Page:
Discover African-American history in Prince William County/Manassas through the newly designated Underground Railroad Site at Leesylvania State Park, and artifacts and excavations at Manassas National Battlefield Park, the Jennie Dean Memorial, Liberia Plantation and Ben Lomond House. Prince William County/Manassas, Virginia Convention and Visitors Bureau, 

Born in the mid-19th century on a Virginia tobacco plantation, Booker T. Washington saw education as the true emancipator for himself and others. Accordingly, he rose from slavery to become a leading educator of African-Americans. Visit the Booker T. Washington National Monument in Roanoke to see where his life began. Roanoke Valley Convention and Visitors Bureau,

Delaware’s Proud Cultural Heritage

DelawareDelaware Economic Development Office

Delaware's first European settlement, Swanendael, was founded by the Dutch, in 1631 along Hoorn Kill (present-day Lewes-Rehoboth Canal). Clients can visit the Zwaanendael Museum in Lewes, which was built in 1931 to commemorate the 300th anniversary of the community, and houses permanent and temporary exhibits that tell the story of the state’s Dutch heritage.

The Delaware Swedish Colonial Society, in Wilmington, promotes Swedish culture and history in the Delaware Valley. The Society sponsors the annual St. Lucia Celebration at Old Swedes Church every December and an annual ceremony and dinner to honour early Swedish and Finnish settlers to Delaware.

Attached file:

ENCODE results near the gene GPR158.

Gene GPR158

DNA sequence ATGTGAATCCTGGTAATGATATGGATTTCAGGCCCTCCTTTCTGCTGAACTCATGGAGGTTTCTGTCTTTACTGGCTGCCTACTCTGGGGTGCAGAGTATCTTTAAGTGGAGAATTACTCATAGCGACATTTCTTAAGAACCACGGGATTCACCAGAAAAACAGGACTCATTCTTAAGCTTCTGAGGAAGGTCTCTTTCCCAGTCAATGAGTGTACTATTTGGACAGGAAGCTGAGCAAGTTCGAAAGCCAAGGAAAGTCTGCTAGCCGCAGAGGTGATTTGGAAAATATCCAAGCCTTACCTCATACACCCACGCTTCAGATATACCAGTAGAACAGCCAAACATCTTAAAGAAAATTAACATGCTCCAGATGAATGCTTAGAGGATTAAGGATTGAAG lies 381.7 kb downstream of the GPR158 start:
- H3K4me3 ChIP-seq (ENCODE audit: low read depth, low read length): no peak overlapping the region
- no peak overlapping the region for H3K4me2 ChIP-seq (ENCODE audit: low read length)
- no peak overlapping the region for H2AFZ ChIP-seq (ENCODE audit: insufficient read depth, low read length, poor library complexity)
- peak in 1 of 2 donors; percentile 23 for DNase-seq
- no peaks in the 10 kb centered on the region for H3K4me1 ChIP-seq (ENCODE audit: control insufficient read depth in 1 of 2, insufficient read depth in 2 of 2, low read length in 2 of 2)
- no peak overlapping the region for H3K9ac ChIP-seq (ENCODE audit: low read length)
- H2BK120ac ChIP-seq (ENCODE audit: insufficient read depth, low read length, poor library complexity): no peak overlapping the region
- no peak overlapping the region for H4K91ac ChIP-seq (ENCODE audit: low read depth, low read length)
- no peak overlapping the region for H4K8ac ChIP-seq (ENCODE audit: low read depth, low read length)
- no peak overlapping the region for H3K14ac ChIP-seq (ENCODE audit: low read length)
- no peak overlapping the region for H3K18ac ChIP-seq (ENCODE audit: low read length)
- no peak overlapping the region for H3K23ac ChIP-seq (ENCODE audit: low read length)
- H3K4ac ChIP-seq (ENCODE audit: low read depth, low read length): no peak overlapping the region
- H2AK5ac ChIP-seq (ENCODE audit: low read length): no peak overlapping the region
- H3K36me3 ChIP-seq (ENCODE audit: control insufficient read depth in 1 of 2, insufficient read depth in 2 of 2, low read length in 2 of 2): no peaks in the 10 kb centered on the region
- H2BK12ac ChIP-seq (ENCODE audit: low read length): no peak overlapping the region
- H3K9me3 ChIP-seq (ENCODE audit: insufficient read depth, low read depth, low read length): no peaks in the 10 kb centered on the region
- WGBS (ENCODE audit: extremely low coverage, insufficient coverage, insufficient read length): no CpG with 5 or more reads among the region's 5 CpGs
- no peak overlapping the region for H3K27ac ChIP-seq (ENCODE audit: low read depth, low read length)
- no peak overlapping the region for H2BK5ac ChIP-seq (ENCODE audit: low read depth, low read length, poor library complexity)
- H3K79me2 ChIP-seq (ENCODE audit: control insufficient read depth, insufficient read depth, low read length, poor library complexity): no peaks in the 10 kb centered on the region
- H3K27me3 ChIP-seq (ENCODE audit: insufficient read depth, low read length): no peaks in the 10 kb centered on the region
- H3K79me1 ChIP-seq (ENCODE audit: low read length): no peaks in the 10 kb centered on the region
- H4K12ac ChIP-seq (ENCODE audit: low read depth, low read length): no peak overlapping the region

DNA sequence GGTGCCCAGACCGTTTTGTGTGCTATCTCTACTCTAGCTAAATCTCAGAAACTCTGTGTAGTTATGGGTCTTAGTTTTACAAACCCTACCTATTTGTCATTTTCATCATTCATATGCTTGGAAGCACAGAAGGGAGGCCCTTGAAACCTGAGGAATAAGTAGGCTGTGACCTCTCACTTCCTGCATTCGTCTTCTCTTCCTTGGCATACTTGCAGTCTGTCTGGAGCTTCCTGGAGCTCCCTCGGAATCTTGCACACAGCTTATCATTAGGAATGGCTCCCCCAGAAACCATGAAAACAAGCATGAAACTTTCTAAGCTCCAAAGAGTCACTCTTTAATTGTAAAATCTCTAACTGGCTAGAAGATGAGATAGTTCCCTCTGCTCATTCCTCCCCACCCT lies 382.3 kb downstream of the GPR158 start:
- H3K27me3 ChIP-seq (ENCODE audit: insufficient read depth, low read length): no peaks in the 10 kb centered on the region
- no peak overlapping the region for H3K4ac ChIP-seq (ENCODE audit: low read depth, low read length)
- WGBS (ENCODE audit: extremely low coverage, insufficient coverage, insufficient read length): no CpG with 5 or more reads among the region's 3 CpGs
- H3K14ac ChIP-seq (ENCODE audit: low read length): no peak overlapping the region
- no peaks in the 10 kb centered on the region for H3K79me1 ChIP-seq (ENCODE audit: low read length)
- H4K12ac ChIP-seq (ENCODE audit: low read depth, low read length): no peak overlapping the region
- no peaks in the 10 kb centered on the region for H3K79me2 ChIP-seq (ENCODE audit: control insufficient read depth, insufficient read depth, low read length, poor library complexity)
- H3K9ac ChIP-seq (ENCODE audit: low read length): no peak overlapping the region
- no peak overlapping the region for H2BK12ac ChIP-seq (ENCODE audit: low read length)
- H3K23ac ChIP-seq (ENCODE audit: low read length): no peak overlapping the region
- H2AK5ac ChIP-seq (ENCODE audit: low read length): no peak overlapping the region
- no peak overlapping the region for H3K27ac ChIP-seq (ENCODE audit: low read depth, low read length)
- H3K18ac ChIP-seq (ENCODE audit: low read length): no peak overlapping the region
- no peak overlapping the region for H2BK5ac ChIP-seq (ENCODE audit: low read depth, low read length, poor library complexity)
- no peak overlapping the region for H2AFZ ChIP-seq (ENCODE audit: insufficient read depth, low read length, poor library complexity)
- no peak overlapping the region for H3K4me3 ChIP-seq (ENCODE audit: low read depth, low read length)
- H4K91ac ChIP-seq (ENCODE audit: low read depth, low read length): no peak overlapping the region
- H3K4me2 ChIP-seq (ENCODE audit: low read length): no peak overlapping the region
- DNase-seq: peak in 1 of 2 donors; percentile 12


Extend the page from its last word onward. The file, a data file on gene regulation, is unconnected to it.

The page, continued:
People from all of Delaware, and throughout the Mid-Atlantic region visit Wilminton, for La Festa Italiana – the St. Anthony of Padua Italian Festival, in June. The eight-day celebration takes place June 8 to 15 and offers an authentic Italian experience featuring authentic food and entertainment.
The 2008 La Festa Italiana, influenced by Napoli and Campania theme, will feature replicas of Mount Vesuvio and Pompeii, and the bay of Naples, by Giovanni Bucchi, a Chicago artist. Danni Provida, from Café Scalesa, will demonstrate how to make Mozzarella cheese; and the famous Vivacci group will entertain guests with traditional dances.

Automobiles often share the streets around Dover with the Amish horse-drawn buggies. But Amish and Mennonites also operate several quaint country stores, where locals go for the best homemade goods. Places like Byler's Amish Country Store sell many homemade grocery items, including jellies, candies, pies, soaps, and cheese. The Daniel Yoder Furniture Shop has furniture and children's toys handmade by local Amish craftsman. Shady Lane Selections sells beautiful, handmade quilts and supplies. Spence’s Bazaar is an open-air produce and flea market and a great place to find authentic Amish-made products. For folks who want a unique lunch experience, the Bazaar provides picnic tables so that you can enjoy made-to-order sandwiches while still watching the market's goings-on.

Skilled Native American artisans who travel to the Nanticoke Indian Pow-wow in Millsboro in September find a welcome opportunity to visit with friends and relatives, renew acquaintances, and trade or sell Native arts and crafts, including jewelry, pottery, moccasins, ribbon shirts, shawls, dream catchers, and paintings. It is also a time to preserve and share traditions, to sing to the Creator, and to dance to the heartbeat of the drum.